I happily request submissions of other online linguistics related experiments.
Original post here.
Experimental psycholinguists requires experimental subjects like any other empirical cognitive science. Unfortunately, researches are often constrained by limited resources. Typically, psycholinguists use college students bribed with money or extra credit as subjects. It's not unheard of for a published psycholinguistics study to have involved as few as 12 subjects. This has been a necessary evil because there has never been a good way to collect large numbers of subjects together and provide them with a coherent experimental design.
Lately, however, researchers are turning to the web as a place to conduct experiments with large groups of subjects. Yes, there are issues regarding control (e.g., if you need native speakers of English, how can you ensure that a subject really is a native speaker?), but these issues come up in all types of experimental paradigms. I believe that good standards and practices to ensure quality online psycholinguistic experiments will emerge over time. So, I'm all for moving ahead.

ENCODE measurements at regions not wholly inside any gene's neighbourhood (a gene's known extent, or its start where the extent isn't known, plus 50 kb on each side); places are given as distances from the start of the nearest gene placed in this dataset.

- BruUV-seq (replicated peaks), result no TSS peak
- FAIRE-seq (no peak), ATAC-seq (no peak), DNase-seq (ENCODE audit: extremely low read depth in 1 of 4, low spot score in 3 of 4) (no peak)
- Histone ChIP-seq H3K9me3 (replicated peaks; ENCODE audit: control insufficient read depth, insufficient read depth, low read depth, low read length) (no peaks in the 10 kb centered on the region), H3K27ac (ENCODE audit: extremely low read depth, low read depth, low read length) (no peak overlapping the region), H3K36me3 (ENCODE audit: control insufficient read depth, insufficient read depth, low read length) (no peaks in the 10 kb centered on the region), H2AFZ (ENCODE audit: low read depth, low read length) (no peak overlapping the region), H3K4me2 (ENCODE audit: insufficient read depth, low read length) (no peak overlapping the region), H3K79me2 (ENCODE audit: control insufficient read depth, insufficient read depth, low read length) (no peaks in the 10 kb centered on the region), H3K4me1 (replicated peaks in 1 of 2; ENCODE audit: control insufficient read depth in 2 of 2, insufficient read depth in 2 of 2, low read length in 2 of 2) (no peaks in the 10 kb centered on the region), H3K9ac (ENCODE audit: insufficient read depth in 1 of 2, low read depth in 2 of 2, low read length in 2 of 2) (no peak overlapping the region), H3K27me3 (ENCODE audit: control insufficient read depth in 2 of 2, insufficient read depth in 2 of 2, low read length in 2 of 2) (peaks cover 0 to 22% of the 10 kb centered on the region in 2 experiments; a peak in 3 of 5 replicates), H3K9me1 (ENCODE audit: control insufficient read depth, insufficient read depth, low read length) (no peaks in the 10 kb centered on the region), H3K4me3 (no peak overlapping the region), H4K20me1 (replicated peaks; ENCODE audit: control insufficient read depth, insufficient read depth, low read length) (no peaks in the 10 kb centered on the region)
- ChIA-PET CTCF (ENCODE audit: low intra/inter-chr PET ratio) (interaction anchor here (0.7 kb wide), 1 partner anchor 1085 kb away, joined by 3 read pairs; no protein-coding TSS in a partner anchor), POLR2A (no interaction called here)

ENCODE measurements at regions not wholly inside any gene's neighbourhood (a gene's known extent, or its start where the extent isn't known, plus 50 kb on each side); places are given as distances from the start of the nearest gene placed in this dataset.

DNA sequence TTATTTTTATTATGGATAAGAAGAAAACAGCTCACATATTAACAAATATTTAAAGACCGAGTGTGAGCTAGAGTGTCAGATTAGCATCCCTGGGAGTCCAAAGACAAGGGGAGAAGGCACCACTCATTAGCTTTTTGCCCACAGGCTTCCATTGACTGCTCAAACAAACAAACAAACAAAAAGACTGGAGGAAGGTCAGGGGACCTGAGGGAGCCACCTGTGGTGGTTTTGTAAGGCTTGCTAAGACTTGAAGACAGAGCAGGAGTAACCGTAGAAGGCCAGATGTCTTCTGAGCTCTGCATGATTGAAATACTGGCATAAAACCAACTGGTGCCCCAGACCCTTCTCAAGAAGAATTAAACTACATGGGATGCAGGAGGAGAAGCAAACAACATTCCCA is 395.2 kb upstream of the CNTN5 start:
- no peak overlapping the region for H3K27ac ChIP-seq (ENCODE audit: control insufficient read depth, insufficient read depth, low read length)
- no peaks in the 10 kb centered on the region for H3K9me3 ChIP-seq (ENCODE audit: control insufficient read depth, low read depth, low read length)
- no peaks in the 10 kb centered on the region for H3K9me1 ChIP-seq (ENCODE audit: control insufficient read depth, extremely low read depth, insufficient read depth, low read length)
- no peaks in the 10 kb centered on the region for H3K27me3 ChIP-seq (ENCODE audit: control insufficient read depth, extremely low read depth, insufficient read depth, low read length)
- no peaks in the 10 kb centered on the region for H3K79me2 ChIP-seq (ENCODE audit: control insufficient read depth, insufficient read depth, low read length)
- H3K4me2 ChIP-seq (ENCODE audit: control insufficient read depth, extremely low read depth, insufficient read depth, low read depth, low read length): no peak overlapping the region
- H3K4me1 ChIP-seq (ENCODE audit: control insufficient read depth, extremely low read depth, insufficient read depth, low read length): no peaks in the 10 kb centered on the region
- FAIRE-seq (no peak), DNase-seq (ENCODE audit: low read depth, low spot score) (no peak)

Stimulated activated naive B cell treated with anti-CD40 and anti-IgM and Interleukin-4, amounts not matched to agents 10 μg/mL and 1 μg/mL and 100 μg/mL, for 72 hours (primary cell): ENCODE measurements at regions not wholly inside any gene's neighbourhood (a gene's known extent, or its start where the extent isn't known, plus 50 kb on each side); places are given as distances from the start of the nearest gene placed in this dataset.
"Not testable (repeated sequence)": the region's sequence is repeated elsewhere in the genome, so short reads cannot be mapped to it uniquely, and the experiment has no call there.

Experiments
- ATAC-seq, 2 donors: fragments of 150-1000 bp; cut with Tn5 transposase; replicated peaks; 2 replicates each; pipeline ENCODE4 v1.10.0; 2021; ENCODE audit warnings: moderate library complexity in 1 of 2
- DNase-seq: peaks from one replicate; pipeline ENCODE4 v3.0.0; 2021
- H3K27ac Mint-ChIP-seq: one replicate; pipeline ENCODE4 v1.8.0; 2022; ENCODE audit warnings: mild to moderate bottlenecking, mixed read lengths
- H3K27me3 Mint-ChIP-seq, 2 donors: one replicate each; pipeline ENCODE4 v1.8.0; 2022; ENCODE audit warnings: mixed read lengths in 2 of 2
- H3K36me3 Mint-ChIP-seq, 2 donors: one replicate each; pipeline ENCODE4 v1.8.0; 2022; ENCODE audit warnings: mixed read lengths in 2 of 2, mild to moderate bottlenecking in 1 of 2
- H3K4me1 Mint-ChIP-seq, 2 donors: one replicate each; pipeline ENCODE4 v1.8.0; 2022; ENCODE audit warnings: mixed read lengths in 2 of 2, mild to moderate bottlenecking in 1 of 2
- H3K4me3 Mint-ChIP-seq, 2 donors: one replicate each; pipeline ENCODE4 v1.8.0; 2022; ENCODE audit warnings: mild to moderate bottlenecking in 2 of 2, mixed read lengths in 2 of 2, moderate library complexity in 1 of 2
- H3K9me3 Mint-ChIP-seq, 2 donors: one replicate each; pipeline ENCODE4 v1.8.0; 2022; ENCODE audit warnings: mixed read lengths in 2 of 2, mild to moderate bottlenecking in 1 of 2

With that in mind, here are a set of sites offering online psycholinguistic experiments:
- The Max Planck Institute for Psycholinguistics -- Online Experiments.
- The Portal for Psychological Experiments on Language (largest selection of experiments, that's a modified screen grab of some of their experiments above)
- The Colour Imaging Research Group at the London College of Communication: Color Naming.
- CogLab2 (the Cognitive Psychology Online Laboratory)
- Other Web Experiments (from The Portal above).
- University of Essex's Lexical Decision Task demo.
- Psychological Research on the Net (Hanover College).